Why do we eat turkey (well, most of us) on Thanksgiving? It’s a bit of a mystery but it helps if you know a little history of this all-American feast day.
Did Pilgrims Eat Turkey at Thanksgiving?
Nobody is sure if turkey was served at the harvest celebration held by the pilgrims of Plymouth colony in 1621.
The best existing account of the Pilgrims’ harvest feast comes from colonist Edward Winslow, author of Mourt’s Relation: A Journal of the Pilgrims at Plymouth. Winslow’s first-hand account of the first Thanksgiving included no explicit mention of turkey. He does, however, mention the Pilgrims gathering “wild fowl” for the meal, although that could just as likely have meant ducks or geese. We also know that the Wampanoag Indians brought five deer with them, so venison was on the menu. Also, seafood was plentiful and common at that time, including lobsters and clams.
Specifically, Edward Winslow’s account states:
“Our harvest being gotten in, our governor sent four men on fowling, that so we might after a special manner rejoice together, after we had gathered the fruits of our labors; they four in one day killed as much fowl, as with a little help beside, served the company almost a week, at which time amongst other recreations, we exercised our arms, many of the Indians coming amongst us, and amongst the rest their greatest king Massasoit, with some ninety men, whom for three days we entertained and feasted, and they went out and killed five deer, which they brought to the plantation and bestowed on our Governor, and upon the Captain and others. And although it be not always so plentiful, as it was at this time with us, yet by the goodness of God, we are so far from want, that we often wish you partakers of our plenty.”
There was only one other first-hand account of that first Thanksgiving; colonist William Bradford kept a journal titled Of Plymouth Plantation.
William Bradford is the the governor Winslow mentions above. He described the autumn of 1621 as thus:
“And besides waterfowl there was great store of wild turkeys, of which they took many, besides venison, etc. Besides, they had about a peck a meal a week to a person, or now since harvest, Indian corn to that proportion.” In essence, he does mention wild turkeys.
Whether or not they ate turkey, we do know that many of the Thanksgiving dishes that we enjoy today were not served at the Plymouth feast. For example, the colonists didn’t have potatoes, butter, nor flour so you can safely assume there weren’t mashed potatoes nor pies. As side dishes, they might have enjoyed beans, corn, herbs, and fruit. See historically-inspired Thanksgiving side recipes.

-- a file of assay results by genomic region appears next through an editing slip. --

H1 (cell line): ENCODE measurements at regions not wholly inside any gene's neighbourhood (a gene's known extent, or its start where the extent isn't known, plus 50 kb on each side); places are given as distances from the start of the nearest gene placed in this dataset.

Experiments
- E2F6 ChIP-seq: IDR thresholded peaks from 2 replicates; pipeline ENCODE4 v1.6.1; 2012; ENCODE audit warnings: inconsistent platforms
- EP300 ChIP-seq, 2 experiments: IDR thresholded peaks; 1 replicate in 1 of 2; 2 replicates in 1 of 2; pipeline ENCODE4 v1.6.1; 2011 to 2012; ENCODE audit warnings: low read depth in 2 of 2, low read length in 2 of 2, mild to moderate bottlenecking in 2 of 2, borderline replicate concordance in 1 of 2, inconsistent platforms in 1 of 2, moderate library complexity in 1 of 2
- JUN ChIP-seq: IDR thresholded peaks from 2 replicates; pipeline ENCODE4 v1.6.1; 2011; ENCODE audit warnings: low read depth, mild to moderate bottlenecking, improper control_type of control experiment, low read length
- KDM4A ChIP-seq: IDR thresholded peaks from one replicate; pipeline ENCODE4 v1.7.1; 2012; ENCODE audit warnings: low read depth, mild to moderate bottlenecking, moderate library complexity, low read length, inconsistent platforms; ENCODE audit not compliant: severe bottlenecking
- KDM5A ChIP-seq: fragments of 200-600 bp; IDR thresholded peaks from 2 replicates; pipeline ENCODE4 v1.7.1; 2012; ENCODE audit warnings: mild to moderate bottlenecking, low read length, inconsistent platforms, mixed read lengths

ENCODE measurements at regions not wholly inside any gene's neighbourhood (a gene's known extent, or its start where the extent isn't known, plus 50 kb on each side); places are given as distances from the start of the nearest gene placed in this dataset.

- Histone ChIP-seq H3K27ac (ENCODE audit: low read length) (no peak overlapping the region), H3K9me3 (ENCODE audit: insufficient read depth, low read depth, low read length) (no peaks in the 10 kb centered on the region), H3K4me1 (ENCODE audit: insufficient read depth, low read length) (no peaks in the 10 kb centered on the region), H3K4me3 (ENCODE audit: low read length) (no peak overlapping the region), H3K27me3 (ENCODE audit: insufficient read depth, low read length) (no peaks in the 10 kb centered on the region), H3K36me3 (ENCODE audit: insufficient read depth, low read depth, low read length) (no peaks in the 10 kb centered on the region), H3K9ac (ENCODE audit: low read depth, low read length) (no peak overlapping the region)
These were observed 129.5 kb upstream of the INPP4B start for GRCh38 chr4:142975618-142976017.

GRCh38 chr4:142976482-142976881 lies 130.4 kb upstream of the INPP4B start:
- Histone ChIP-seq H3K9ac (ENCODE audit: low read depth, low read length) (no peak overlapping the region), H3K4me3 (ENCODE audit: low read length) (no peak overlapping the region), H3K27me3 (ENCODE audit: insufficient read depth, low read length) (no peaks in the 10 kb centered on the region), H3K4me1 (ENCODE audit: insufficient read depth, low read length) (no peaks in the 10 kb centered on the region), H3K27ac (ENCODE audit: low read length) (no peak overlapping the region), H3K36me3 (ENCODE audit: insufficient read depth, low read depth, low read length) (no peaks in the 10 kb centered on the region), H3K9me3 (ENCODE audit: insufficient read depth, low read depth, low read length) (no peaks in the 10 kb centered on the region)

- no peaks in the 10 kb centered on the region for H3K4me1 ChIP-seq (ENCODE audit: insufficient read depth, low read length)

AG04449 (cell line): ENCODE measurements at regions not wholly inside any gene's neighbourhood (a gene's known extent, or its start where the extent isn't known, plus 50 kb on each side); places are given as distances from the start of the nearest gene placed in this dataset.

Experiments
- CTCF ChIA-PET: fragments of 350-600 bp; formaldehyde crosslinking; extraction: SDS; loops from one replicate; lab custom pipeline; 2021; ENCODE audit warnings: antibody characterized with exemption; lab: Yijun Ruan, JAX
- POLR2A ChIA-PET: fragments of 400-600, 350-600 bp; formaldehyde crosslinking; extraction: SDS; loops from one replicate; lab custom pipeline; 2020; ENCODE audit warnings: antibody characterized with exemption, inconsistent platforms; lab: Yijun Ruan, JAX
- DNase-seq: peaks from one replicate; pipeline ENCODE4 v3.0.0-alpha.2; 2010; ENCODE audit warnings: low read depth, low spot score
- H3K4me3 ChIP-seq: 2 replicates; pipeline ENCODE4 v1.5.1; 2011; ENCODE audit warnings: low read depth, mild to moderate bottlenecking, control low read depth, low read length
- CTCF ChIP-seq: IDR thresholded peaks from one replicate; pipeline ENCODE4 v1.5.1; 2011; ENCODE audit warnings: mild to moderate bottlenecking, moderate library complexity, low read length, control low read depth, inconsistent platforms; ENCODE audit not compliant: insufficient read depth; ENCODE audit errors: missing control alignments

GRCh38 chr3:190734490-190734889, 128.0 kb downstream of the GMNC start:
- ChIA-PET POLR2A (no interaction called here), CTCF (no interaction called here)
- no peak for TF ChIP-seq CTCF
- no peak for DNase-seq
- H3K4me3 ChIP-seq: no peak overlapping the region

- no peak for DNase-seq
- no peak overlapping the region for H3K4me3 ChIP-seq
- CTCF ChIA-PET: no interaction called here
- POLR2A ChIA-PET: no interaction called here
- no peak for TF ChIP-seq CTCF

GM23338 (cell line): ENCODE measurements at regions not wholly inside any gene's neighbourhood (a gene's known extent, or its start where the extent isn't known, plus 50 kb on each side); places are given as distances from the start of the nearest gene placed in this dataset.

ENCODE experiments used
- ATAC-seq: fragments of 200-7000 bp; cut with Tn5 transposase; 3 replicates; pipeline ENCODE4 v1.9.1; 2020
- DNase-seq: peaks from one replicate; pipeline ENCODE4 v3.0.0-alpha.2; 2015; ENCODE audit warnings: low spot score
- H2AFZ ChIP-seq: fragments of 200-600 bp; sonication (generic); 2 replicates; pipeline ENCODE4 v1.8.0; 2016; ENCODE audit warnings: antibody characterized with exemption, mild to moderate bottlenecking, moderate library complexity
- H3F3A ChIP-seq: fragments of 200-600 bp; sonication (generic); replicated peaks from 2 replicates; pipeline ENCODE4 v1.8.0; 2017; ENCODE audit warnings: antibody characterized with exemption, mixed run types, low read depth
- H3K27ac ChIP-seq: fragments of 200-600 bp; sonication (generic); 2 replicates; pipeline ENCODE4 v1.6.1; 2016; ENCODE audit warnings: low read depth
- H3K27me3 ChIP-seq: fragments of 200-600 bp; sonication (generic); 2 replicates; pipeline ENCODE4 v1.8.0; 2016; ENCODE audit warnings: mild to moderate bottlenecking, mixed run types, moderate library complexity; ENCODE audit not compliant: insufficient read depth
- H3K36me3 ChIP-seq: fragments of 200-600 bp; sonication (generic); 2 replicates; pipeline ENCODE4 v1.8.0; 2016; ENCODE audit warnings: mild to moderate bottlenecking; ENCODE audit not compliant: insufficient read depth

How did the Turkey Become a Thanksgiving Centerpiece?
When Bradford’s journals—lost for many years during the Siege of Boston in 1775—resurfaced and were reprinted in the 1850s, the idea of early colonists hunting wild turkeys caught the nation’s imagination (even though he never specified that turkey was served at the Thanksgiving feast).
Plus, wild turkeys were quite plentiful back then. Discover more about “The Wild Turkey: History of an All-American Bird.”
Sarah Josepha Hale, an editor of a magazine called Godey’s Lady’s Book, would present the turkey as the big bird at the head of the table and published many recipes.
Hale campaigned for Thanksgiving Day to be recognized as a national holiday, writing numerous presidents. Finally, Abraham Lincoln took notice. After 1863, the year when President Lincoln made Thanksgiving Day a national holiday, turkeys began to land on dinner plates across the country.
Every November since 1947, a “National Thanksgiving Turkey” has been presented to the U.S. President. Harry Truman got the first one. During an official ceremony in the Rose Garden, the president “pardons” the turkey, meaning its life is spared and it does not get eaten.
White vs. Dark Meat
Wild turkeys tends to have mostly dark meat because they are strong runners and they also fly.
Domestic factory-raised turkeys have both white and dark meat because their muscles aren’t used as often.
Turkeys use their legs and thighs to run which requires more oxygen-carrying blood vessels; this makes the meat darker.
However, breast muscles aren’t used as much (especially by domestic turkeys) so there are less blood vessels delivering less oxygen; this makes the meat whiter.
There are several theories about how turkeys got their name.
One story claims that Christopher Columbus heard some birds say, “tuka, tuka,” and his interpreter came up with the name tukki, which means “big bird” in Hebrew.
Folklore: Turkeys perched on trees and refusing to descend indicates snow.